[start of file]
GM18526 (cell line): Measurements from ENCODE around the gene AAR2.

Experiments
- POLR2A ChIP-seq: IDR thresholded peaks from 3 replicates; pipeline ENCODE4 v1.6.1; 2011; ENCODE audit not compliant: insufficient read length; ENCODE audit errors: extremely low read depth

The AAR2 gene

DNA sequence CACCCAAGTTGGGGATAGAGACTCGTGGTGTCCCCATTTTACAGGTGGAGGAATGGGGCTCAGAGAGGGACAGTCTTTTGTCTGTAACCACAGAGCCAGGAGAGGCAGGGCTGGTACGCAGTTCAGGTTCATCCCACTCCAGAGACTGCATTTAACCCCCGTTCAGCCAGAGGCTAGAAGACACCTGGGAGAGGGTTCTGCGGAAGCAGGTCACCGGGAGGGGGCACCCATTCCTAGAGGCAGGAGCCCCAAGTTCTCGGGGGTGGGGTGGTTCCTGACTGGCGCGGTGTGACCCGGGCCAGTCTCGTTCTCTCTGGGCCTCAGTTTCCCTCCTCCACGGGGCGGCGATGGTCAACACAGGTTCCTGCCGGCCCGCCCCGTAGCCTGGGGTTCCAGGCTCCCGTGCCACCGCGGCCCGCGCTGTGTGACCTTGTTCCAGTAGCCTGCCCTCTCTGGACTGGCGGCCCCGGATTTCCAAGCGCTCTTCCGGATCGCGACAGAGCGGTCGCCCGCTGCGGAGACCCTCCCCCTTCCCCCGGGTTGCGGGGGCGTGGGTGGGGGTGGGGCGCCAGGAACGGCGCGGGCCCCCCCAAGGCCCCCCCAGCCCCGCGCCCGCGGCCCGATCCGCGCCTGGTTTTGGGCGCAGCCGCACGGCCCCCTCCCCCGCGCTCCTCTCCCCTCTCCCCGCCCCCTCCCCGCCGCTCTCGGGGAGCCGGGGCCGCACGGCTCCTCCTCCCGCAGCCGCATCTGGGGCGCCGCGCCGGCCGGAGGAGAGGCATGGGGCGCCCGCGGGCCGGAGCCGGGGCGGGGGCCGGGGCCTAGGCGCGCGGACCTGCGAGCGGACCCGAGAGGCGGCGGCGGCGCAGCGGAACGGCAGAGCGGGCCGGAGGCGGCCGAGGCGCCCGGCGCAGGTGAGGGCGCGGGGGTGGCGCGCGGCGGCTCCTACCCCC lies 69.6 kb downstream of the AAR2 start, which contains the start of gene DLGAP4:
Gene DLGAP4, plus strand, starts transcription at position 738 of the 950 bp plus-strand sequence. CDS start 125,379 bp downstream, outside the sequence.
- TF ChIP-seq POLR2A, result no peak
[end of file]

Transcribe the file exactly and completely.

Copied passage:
GM18526 (cell line): Measurements from ENCODE around the gene AAR2.

Experiments
- POLR2A ChIP-seq: IDR thresholded peaks from 3 replicates; pipeline ENCODE4 v1.6.1; 2011; ENCODE audit not compliant: insufficient read length; ENCODE audit errors: extremely low read depth

The AAR2 gene

DNA sequence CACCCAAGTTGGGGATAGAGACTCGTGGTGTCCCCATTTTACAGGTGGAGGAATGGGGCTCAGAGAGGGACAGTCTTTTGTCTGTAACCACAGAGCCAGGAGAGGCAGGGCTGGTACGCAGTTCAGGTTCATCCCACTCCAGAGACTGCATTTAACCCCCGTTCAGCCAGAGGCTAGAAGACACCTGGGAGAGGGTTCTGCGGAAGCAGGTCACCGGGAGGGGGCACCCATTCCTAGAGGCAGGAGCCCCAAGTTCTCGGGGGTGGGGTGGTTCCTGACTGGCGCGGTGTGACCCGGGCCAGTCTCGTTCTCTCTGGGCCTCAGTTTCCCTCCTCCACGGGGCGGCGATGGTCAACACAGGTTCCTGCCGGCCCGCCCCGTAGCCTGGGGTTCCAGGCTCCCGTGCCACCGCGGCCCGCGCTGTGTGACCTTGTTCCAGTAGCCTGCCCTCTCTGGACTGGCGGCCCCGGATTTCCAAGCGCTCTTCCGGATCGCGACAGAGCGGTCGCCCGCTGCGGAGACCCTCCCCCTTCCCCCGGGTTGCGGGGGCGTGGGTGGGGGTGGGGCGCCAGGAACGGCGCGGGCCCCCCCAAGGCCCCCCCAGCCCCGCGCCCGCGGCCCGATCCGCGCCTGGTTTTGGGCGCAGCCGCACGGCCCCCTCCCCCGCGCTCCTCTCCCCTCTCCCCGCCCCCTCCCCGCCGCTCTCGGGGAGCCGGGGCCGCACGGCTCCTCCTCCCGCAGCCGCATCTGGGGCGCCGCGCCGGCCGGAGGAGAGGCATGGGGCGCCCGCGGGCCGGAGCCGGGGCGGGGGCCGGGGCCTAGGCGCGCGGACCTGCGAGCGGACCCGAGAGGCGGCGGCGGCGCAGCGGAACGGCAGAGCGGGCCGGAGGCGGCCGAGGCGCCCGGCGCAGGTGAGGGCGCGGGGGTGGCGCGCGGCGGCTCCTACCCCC lies 69.6 kb downstream of the AAR2 start, which contains the start of gene DLGAP4:
Gene DLGAP4, plus strand, starts transcription at position 738 of the 950 bp plus-strand sequence. CDS start 125,379 bp downstream, outside the sequence.
- TF ChIP-seq POLR2A, result no peak